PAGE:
As part of the digital neckbone of the modern connected world, Amazon have many synergies with the energy sector, particularly around efficiency and carbon intensity. “Energy companies have technology infrastructure, whether they use the cloud or don’t use the cloud, they have on-premises technology infrastructure that they are going to use. If you look at research that is done, it is 3.6 times more energy efficient to run technology infrastructure in AWS and the cloud than to run it on-premises.

“If you add the carbon intensity for the same task, it’s 88 per cent more energy efficient to run an AWS than it is on premises. We would rather try to be a part of the solution and help energycompanies be more energy efficient with the technology infrastructure they are going to use, but also save money and time so they can spend their innovation cycles working on the renewable projects that allow us to all get to 100 per cent renewable like we want.

“I am not sure I know any companies that are not focused on the environment right now and who do not understand how important that is to our future. There is such an urgency to get there, but if you are going to run technology infrastructure it is so much more energy efficient to be able to do so in the cloud than on-premises and that is because we have much better utilisation in the cloud of servers and more efficient power. If you can be 3.6 times more energy efficient with the same workloads you have to run, but in the cloud, that changes what your own carbon footprint looks like.”

As for Amazon’s own decarbonisation journey, the company were the first signatory of the Climate Pledge, which is a commitment to be carbon zero by 2040, which is ten years ahead of the Paris Agreement. “We also said we’re going to be 100 per cent renewable by 2030 and we are working really hard to try to beat that goal as well,” Jassy says. “Just in the last few days we have announced this $2 billion fund to fund renewable projects that change the speed with which we can all get to carbon zero. It is a big priority for the company. It is a big priority for AWS and for the rest of Amazon and we are looking for as many partners as we can to help accomplish it.”

Changing the nature of business with the Cloud

According to Jassy the prime benefit from the Cloud is that It changes what is possible with companies. “If you can turn capital expense into a variable expense, usually that is attractive to people,” he explains. “In the cloud you do not have to lay out all that capital for the data centres and the hardware, you get to just use the infrastructure as you need it. And then variable expense is a lower expense than what most companies can do on their own because we have such giant scale that we pass on to customers in the form of lower prices. We have lowered our prices on almost 80 different occasions in the last ten years.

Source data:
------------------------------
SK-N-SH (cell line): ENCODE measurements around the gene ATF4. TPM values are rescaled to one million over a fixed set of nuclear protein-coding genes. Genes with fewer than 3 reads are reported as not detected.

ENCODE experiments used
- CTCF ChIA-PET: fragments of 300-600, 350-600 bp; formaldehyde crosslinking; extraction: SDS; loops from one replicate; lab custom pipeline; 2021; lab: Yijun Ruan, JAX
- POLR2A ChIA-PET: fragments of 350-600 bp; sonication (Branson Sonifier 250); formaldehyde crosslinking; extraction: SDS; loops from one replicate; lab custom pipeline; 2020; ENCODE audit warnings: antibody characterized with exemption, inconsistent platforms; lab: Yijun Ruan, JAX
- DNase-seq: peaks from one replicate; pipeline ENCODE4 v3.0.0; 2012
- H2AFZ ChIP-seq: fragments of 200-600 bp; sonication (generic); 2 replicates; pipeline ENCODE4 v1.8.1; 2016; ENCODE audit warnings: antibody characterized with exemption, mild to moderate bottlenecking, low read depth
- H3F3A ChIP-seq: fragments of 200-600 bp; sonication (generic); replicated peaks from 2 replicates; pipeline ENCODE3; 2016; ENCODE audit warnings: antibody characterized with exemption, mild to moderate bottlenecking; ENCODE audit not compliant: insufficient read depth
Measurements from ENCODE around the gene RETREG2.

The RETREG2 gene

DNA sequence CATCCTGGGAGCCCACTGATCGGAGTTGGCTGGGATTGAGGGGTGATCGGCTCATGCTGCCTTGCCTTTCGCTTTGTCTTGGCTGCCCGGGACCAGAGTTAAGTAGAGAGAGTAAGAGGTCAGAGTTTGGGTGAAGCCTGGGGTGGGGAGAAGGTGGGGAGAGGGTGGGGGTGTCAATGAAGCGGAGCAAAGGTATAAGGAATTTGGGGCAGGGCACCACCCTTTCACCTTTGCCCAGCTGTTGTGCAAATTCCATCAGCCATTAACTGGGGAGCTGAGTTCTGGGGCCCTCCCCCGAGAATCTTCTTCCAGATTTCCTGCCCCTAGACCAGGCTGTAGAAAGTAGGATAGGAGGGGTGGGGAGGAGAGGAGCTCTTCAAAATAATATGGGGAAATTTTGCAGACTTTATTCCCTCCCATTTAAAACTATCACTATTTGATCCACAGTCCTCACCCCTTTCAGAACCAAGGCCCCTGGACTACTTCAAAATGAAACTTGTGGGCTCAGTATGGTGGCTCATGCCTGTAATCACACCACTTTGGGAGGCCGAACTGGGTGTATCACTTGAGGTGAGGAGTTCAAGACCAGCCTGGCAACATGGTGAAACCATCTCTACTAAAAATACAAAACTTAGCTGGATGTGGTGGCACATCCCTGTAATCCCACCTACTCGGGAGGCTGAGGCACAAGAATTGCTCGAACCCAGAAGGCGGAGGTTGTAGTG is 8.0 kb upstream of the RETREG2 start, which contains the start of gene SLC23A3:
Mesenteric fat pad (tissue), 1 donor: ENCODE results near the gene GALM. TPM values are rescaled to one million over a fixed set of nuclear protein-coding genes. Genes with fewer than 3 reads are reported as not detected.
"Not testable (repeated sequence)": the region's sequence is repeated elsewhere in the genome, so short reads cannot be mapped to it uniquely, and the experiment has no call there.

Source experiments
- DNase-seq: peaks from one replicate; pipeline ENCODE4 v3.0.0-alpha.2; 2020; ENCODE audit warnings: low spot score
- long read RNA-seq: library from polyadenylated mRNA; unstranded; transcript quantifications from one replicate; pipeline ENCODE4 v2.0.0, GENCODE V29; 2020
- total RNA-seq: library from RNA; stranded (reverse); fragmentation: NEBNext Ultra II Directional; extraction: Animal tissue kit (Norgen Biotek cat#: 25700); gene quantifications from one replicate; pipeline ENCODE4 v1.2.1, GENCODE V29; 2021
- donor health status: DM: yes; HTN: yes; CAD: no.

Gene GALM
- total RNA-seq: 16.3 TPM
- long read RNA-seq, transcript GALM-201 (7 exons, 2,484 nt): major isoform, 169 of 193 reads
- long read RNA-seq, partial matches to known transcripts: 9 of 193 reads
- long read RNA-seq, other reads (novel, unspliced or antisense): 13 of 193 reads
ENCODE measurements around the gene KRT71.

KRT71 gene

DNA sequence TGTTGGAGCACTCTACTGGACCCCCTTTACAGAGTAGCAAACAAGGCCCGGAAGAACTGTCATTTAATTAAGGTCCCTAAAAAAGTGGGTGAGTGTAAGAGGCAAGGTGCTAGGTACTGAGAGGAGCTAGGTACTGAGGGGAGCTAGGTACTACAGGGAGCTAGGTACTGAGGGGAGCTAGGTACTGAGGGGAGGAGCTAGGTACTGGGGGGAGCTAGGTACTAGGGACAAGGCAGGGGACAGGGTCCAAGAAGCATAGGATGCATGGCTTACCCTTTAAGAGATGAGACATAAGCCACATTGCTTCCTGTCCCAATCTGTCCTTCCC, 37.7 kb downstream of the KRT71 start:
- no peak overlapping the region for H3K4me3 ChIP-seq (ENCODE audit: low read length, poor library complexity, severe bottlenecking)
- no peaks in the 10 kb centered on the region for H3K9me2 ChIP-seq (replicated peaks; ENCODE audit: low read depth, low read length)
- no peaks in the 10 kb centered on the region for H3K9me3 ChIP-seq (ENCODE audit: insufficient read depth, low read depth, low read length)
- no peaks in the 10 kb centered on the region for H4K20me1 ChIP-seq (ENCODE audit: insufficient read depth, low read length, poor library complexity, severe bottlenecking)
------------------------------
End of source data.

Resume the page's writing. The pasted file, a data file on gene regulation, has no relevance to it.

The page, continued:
“Anyone who needs to provision infrastructure knows that you have to guess ahead of time how much you need. If you guess too little, you end up having an outage if it turns out that you need more, so nobody guesses too little, everybody provisions for the peak. There is a reason they call it the peak; you rarely sit at the peak.

“In the cloud you do not have to guess. You provision what you need. If it turns out you need more, you seamlessly scale up and if it turns out you hit a peak, you just give it back to us and stop paying for it. But the number one reason that people have adopted the cloud and the way it has most changed a lot of businesses is just the agility and speed with which you can innovate and change your own customer experience.”

The need for speed

Jassy mentioned the early frustration with the pace of change and that is equally as relevant moving forward. He believes that the key to maintaining momentum rests with people. “If you hire people who are content moving slow and operating in an incumbent pace, you will move slow,” he says. “Whereas we overly index on who we hire on builders. We think about builders as those who like to invent, but also those who look at a customer experience and try to figure out what’s wrong with it and then have this hunger to change that and to reinvent that.

“Then we try to organise them in as small and separable and autonomous teams as we can, so they own their own destiny. If teams own all the resources—there is no more finger pointing between engineering and product management, operations; they are all in the same team, and they are all owning it together, they take charge of their own destiny.

“The last piece is, if you want to invent and you want people to take chances and work on new initiatives, you have to be able to tolerate failure. None of us like failure at Amazon. But if you don’t allow people to take chances and have an opportunity, if it doesn’t work out to be able to move on to something great, it’s a self-fulfilling prophecy: none of the good people work on the new things because it will be too risky.”